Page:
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[personal profile] annyka

Just a reminder:



Once a month it's good to check your car oil, check your smoke detector batteries, and check your testicles for cancer. (Or breasts if you have them)

The Facts:

In the United States, about 8,000 to 9,000 diagnoses of testicular cancer are made each year. It is most common among males aged 15-40 years, particularly those in their mid-twenties. Let me say that again...It is most common among males aged 15-40 years, particularly those in their mid-twenties. Testicular cancer has one of the highest cure rates of all cancers: in excess of 90%; essentially 100% if it is not malignant. And if it's found.

Here's how to check for those of the testicular variety:


If yours are infact not removable like the above, it may look a little more like this:


(Though hopefully not too much like this or you may have some bigger problems then just testicular cancer.)

Here are the steps:

*Stand in front of a mirror after a warm bath or shower. Check for any swelling on the scrotal skin. (That's apparently a technical term.)

*Examine each testicle with both hands. Place the index and middle fingers under the testicle with the thumbs placed on top. Roll the testicle gently between the thumbs and fingers - you shouldn't feel any pain when doing the exam. (Don't be alarmed if one testicle seems slightly larger than the other, that's normal.)

*Find the epididymis, the soft, tubelike structure behind the testicle that collects and carries sperm. If you are familiar with this structure, you won't mistake it for a suspicious lump.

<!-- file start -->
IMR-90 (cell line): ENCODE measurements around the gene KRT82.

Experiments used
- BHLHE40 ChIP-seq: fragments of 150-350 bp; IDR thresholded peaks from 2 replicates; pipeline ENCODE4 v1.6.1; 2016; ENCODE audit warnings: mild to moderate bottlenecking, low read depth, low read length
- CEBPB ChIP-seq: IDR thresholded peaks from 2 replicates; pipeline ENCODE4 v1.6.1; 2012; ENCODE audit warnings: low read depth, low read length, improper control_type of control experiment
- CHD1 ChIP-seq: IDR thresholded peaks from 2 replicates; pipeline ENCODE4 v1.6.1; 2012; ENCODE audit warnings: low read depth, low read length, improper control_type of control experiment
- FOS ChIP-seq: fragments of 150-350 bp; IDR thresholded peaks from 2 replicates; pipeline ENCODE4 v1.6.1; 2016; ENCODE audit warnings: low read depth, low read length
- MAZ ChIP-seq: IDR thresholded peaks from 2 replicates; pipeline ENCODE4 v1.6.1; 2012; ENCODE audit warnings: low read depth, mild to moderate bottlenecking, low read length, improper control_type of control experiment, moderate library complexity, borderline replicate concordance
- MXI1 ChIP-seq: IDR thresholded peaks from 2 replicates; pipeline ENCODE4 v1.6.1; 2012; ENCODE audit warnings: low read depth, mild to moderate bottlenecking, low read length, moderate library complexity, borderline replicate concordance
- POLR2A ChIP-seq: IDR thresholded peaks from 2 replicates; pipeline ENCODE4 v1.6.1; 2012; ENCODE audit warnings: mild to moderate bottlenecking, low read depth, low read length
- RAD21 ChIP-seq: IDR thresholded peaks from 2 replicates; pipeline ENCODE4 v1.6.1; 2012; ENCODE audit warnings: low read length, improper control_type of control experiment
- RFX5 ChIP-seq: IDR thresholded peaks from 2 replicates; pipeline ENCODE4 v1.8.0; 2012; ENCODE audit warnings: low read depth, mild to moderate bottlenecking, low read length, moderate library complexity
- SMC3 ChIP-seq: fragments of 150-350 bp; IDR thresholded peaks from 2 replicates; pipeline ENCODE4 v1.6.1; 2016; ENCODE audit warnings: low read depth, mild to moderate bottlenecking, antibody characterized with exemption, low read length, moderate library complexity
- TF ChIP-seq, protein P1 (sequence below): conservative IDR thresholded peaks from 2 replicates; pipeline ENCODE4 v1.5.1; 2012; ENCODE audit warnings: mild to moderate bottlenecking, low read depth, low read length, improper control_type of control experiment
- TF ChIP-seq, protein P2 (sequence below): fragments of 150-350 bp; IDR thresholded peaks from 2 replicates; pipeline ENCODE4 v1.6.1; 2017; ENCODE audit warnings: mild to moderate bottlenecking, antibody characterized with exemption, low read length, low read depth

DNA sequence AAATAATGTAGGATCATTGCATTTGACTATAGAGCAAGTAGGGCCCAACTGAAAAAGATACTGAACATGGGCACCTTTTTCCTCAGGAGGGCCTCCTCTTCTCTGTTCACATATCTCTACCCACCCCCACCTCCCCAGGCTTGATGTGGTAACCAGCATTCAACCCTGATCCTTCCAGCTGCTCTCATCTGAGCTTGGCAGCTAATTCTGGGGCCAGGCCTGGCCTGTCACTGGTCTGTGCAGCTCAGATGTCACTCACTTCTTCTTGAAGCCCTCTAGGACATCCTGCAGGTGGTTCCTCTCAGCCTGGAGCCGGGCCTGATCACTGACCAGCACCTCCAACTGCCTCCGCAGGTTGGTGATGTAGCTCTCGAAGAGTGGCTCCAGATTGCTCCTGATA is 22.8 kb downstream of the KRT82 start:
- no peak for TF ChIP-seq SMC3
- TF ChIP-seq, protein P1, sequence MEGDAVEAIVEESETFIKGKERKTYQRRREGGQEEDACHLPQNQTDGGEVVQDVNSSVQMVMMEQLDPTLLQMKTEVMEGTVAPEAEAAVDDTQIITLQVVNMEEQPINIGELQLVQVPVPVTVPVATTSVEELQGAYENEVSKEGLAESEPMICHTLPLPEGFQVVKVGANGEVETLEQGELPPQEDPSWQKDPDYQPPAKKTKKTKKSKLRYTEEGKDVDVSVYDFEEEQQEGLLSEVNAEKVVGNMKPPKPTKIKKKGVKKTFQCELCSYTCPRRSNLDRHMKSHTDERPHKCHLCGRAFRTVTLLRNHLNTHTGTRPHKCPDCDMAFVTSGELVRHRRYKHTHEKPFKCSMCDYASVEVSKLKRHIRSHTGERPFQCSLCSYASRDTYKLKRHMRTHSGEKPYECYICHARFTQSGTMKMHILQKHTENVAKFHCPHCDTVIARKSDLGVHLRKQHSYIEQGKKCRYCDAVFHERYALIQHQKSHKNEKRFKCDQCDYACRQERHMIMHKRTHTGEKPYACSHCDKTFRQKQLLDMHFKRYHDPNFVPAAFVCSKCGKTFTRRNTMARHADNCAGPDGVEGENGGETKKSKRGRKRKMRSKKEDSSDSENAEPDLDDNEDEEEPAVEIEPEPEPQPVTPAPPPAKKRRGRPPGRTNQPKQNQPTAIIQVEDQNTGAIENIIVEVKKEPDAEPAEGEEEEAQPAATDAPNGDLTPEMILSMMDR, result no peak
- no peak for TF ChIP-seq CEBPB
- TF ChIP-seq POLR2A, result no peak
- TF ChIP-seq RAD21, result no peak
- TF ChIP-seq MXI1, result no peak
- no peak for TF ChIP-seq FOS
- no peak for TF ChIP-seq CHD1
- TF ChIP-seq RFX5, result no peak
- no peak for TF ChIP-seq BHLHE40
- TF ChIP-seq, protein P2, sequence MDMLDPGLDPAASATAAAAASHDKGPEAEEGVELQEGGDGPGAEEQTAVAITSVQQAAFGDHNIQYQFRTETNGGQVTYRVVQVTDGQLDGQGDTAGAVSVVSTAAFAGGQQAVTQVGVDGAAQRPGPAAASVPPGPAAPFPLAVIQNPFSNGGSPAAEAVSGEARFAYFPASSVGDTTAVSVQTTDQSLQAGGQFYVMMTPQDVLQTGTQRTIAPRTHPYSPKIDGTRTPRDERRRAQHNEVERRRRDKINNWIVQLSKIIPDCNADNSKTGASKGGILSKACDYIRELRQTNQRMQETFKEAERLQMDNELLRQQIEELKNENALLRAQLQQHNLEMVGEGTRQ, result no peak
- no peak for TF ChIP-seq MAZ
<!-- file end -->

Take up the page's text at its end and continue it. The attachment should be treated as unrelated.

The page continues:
The Epididymis (ie. Not Cancer)


Cancerous lumps usually are found on the sides of the testicle but can also show up on the front. (Lumps on the epididymis are not cancerous.)

*If you find a lump (usually the size of a pea or smaller) on your testicle, or have any question, see a doctor, preferably a urologist, right away. The abnormality may not be cancer, it may just be an infection. But if it is testicular cancer, it will spread if it is not stopped by treatment. Waiting and hoping will not fix anything.
When in doubt, get it checked out - if only for peace of mind!

Other signs of testicular cancer to keep in mind are:


  • any enlargement of a testicle

  • a significant loss of size in one of the testicles

  • a feeling of heaviness in the scrotum

  • a dull ache in the lower abdomen or in the groin

  • a sudden collection of fluid in the scrotum

  • pain or discomfort in a testicle or in the scrotum

  • enlargement or tenderness of the breast area


The few minutes it takes to visit a doctor to discuss testicular cancer and self-examination, and the even fewer minutes it takes to do a self-exam, could save your life.

Trust me.

Please Repost! You may be responsible for saving someone's life....




P.S. And if you're female (and somehow read through all this)- check your breasts- there is info to be found everywhere. It's a bit more difficult to come by for males.

Info and picture courtesy of :
http://www.doerings.net/en/testicular-cancer/quick-ref/self-examination.html
http://www.med-worldwide.com/testicle-self-exam.html
http://en.wikipedia.org/wiki/Testicular_cancer

For more info go to:
http://tcrc.acor.org/index.html
http://www.checkemlads.com
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annyka

January 2009

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